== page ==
Mashey on Monckton/Schulte

John Mashey has written an account of Monckton and Schulte vs Oreskes affair. Schulte seems to be guilty of professional misconduct.

Comments

  1. #1 John S. Wilkins
    December 9, 2007

    Tobacco, anti-vaccination, anti-environmentalism, anti-evolution, and anti-global warming. All cut from the same cloth, and usually by the same people, to serve economic, corporate, and political interests.

    We live in an age of lobbocracy: government by lobby groups.

  2. #2 Eli Rabett
    December 9, 2007

    Complements to Johns Mashey.

  3. #3 Eli Rabett
    December 9, 2007

    Is falsely representing yourself as a member of the House of Lords a punishable offense in the United Kingdom? If so, Monckton may have bought himself some trouble which I am sure someone will be happy to deliver to his door.

    If not, call me Viscount Rabett from now on.

  4. #4 Paul S
    December 9, 2007

    Big surprise. A strident environmental group proclaims someone who doesn’t subscribe abjectly to AGW guilty of something or other.

  5. #5 jre
    December 9, 2007

    John Mashey took his place some time ago on the honor roll — along with Scott Church[1], Tamino, Eli Rabett and, of course, our esteemed host — of those who are willing to do some honest work in the interest of bloggy enlightenment.
    He deserves all the encouragement we can give him.

    [1] Silent on climate topics for a while now, but one can always hope.

  6. #6 Sortition
    December 10, 2007

    A quick look at the site hosting Mashey’s paper, zerocarbonnow.org, gives (me) the impression that it is essentially a nuclear energy boosting organization. Who are they? Their “About” page does not mention names of people or sponsors. Anyone know?

  7. #7 Bill O'Slatter
    December 10, 2007

    A whois reveals it’s Stephen Stretton http://www.stephenstretton.org.uk/?page_id=8

  8. #8 John Mashey
    December 10, 2007

    [5] Jim:
    thanks for your [too] kind words, to list me in same sentence as tamino and Eli.

    [6] Sortition:

    I don’t know for sure, but I think it’s mainly a U Cambridge-related thing, and I think their viewpoint is:

    a) Must reduce CO2

    b) Must do efficiency

    c) And a whole lot of other things

    d) including nuclear

    Part d) is of the James Lovelock viewpoint and of these folks:
    http://www.ecolo.org/base/baseen.htm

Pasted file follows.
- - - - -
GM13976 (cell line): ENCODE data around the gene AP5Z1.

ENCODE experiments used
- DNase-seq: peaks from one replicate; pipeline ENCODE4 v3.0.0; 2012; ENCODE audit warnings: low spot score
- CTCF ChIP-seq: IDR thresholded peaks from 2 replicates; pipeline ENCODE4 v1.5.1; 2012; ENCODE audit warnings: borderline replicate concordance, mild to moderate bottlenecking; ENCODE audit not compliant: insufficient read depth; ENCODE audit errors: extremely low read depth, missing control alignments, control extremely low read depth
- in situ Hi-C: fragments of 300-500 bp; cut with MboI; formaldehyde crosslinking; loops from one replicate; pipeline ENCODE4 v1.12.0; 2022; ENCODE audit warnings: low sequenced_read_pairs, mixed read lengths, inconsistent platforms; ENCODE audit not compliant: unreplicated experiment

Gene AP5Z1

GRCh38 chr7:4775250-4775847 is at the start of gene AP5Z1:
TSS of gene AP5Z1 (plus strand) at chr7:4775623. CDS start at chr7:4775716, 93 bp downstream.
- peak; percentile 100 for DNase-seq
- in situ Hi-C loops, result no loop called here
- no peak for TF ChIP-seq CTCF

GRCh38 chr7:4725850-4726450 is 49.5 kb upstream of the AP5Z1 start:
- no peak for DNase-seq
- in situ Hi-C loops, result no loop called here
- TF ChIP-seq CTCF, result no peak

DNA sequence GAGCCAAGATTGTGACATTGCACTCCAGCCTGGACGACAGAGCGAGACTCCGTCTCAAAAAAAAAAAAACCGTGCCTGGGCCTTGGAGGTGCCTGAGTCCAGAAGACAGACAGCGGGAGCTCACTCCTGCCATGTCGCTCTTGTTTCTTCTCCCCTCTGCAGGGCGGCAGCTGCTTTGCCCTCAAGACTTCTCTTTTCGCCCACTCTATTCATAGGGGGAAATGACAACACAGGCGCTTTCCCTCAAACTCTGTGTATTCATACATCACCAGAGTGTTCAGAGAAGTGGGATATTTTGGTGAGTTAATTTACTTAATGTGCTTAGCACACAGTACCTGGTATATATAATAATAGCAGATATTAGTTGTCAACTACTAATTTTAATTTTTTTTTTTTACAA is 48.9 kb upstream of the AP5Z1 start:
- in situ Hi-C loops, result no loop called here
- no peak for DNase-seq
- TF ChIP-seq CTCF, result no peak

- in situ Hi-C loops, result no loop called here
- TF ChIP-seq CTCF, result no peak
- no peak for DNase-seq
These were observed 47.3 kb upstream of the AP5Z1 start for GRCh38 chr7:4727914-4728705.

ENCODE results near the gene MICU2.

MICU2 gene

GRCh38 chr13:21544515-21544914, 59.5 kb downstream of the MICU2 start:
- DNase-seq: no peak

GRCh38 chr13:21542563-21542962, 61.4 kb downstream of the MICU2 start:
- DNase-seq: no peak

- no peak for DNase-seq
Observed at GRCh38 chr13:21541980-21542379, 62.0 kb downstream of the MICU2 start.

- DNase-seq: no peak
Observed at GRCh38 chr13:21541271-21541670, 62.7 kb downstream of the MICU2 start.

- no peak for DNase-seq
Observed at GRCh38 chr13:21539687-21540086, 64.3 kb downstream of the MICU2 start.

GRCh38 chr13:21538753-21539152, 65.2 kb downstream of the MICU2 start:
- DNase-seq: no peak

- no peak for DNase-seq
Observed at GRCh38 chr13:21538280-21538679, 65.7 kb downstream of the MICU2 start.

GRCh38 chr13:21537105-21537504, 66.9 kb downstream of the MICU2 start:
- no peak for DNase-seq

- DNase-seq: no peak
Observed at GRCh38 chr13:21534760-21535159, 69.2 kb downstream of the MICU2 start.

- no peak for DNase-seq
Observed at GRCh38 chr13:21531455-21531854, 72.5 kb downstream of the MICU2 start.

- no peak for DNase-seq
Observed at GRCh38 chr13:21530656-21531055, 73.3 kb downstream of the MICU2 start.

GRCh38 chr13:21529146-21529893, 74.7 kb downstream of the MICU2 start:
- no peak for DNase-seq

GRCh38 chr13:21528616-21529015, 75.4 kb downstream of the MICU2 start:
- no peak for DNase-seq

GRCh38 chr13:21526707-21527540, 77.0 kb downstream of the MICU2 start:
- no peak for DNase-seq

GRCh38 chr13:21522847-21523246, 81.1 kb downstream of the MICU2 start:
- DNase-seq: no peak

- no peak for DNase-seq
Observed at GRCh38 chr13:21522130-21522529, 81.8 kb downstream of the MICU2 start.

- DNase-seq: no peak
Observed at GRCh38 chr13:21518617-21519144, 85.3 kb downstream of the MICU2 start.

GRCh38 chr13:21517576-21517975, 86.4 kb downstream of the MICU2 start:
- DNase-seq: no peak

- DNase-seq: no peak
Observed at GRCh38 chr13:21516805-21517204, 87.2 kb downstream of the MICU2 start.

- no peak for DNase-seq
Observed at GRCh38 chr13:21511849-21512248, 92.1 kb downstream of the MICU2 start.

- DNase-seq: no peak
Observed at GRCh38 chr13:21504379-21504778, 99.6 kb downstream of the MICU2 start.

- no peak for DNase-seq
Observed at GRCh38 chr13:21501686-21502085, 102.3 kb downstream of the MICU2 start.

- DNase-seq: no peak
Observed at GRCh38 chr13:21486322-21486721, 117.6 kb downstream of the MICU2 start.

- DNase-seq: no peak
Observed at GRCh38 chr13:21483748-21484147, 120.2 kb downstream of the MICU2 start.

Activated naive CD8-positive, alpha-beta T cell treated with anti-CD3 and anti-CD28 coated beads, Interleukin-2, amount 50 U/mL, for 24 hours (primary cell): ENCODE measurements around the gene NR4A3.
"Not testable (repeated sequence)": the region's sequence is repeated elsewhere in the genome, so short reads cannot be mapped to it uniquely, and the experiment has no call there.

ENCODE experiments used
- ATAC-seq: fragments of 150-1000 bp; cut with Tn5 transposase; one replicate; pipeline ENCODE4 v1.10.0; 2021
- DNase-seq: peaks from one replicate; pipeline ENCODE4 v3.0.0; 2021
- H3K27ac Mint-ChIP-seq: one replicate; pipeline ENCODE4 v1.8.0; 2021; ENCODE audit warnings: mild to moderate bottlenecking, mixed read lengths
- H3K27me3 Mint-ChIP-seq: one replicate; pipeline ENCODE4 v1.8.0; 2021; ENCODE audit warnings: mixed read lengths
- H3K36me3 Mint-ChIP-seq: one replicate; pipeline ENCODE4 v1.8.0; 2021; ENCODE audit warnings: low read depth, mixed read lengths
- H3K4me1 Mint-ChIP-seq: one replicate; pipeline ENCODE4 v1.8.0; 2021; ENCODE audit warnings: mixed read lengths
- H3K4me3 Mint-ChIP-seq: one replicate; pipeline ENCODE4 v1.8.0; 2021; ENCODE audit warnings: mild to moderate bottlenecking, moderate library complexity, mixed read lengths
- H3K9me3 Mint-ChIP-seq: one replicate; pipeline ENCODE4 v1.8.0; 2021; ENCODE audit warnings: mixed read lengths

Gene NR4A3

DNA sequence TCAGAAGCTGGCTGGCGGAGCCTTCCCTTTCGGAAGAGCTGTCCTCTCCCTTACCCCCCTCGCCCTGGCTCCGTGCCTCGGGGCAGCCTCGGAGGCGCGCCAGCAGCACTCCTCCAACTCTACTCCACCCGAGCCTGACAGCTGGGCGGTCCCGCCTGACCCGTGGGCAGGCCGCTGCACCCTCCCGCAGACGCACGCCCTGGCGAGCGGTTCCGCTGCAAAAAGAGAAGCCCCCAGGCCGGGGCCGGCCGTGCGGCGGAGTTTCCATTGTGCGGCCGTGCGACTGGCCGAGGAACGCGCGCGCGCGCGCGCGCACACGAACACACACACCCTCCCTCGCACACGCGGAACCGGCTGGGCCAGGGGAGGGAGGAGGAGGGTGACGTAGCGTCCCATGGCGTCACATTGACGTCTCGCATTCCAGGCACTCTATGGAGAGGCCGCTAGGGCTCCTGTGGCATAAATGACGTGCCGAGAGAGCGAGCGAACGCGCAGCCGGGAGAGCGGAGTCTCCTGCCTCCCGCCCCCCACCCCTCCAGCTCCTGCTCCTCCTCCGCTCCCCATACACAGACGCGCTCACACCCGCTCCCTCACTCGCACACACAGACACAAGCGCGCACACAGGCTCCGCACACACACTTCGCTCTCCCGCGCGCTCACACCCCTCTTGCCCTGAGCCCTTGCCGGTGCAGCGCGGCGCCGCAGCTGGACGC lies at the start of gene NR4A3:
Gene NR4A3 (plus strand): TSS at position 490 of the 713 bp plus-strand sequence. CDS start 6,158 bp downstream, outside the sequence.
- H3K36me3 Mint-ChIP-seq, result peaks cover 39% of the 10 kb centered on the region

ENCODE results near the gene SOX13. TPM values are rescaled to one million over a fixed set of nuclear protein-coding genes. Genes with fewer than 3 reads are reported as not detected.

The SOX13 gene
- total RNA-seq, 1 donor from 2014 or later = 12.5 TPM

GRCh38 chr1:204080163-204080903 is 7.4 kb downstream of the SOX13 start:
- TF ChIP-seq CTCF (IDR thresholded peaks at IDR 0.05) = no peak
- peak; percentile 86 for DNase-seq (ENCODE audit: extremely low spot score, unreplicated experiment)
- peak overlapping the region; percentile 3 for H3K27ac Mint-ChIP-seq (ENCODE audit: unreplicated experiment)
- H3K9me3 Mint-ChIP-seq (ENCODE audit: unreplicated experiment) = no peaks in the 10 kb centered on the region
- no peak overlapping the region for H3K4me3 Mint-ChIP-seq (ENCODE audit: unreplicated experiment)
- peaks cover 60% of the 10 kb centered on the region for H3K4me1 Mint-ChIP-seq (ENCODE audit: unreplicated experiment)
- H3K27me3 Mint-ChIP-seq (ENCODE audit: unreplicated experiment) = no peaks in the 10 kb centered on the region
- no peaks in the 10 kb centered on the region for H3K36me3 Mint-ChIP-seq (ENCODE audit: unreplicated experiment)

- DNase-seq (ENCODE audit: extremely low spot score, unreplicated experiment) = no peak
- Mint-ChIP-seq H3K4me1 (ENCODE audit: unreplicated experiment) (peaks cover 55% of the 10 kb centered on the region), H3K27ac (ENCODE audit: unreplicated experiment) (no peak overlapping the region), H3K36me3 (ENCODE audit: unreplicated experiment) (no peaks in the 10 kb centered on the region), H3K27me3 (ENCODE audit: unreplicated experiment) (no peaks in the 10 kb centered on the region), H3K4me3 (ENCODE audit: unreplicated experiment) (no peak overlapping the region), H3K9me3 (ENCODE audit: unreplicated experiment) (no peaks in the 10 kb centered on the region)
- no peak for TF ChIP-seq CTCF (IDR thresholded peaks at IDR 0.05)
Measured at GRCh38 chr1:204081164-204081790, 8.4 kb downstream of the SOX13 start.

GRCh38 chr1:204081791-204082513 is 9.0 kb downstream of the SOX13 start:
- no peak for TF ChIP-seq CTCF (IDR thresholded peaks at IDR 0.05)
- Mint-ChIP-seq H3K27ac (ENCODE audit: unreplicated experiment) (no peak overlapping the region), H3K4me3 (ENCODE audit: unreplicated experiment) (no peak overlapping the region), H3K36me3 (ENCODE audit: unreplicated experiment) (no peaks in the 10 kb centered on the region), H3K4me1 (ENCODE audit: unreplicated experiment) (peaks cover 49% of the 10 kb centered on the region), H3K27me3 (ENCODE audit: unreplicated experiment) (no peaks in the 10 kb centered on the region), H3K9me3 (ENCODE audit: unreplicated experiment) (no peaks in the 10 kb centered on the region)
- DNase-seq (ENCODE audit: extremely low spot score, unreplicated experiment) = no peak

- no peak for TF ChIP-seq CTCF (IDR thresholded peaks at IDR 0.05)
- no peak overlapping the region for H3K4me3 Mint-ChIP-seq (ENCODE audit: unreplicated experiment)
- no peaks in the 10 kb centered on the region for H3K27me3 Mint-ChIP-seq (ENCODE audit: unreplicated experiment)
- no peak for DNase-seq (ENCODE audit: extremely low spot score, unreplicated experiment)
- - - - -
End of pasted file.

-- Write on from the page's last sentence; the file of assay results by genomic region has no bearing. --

I’ve talked to people I’d characterize as primarily nuclear-boosters [I was once training to be a nuclear / high-energy physicist until I caught the computer bug, and I used to help sell supercomputers to various nuclear lab folks.] I think some view AGW as a way to encourage nuclear, although strangely, I’ve run into some who thought that some environmentalists had wrongly hamstrung nuclear, and sicne those people believed AGW, that AGW couldn’t be true.

    I don’t think Zero Carbon are in the “GW is an excuse for nuclear” category, but rather seem to be people who worry hard about GW and have decided nuclear is part of the solution and less bad than GW. That’s a viewpoint that reasonable people might have, especially if they are located somewhere that doesn’t have much hydroelectric or solar potential.

    [There are legitimate folks who think nuclear is necessary to fight GW, some who think NO WAY, and some who have complex intermediate positions.]

    Joe Romm (who knows his stuff, see climateprogress.org), in “Hell and High Water” writes [pp174-176]:
    “The nation needs to put into place mandatory carbon dioxide controls. If a significant price for carbon makes nuclear power attractive to utilities and financiers, and if the plants meet the necessary safety and environmental codes,and if the country can finally agree on a place to put the nuclear wast, then nuclear plants may well make a significant contribution to reducing greenhouse gas emissions in this country….Now would I discourage other countries from pursuing nuclear power, as long as it is done … [properly].”

    Those are big IFs.
    He also notes that energy-efficiency is a lot faster, and that “nuclear power is hardly a fledgling technology that needs even more targeted support from the US government.” he also notes that CA gets less of its electricity from nuclear than msotstates.

    I personally don’t generally agree with the nuclear piece, but more for the timing and economics than any knee-jerk “no nukes”. Of course, I worry about disposal and proliferation, but I think it’s almost a moot point in the short term, in that I just don’t see how nuclear can be done *fast* enough and I think the economics really don’t work.

    At least, Amory Lovins’ chapter [in the (highly-recommended) "Energy and American Society - Thirteen Myths,", Benjamin K. Sovacool, Marilyn A. Brown Eds] includes some good discussion on nuclear economics, and I’d listen to arguments that he’s wrong, but for now, I go along with that.

    The reason my Monckton/Schulte piece is at Zero Carbon is that I sent copies to a few relevant people in the UK, and ZC offered to post it, so there it was. I have some connections with Cambridge, and also, I observed that the following organization was also in Cambridge:

    www DOT scientific-alliance DOT org

    and I knew which of the two I preferred :-).

  9. #9 Sovietologist
    December 10, 2007

    For some analysis of Lovins’ analysis of energy issues, see blogger Rod Adams:
    http://atomicinsights.blogspot.com/search?q=Lovins

    In his words: “the gospel according to Lovins is not working.”

  10. #10 JB
    December 10, 2007

    Sovietologist:

    We can all tell from the first sentence in that piece you linked to where Rod Adams is coming from: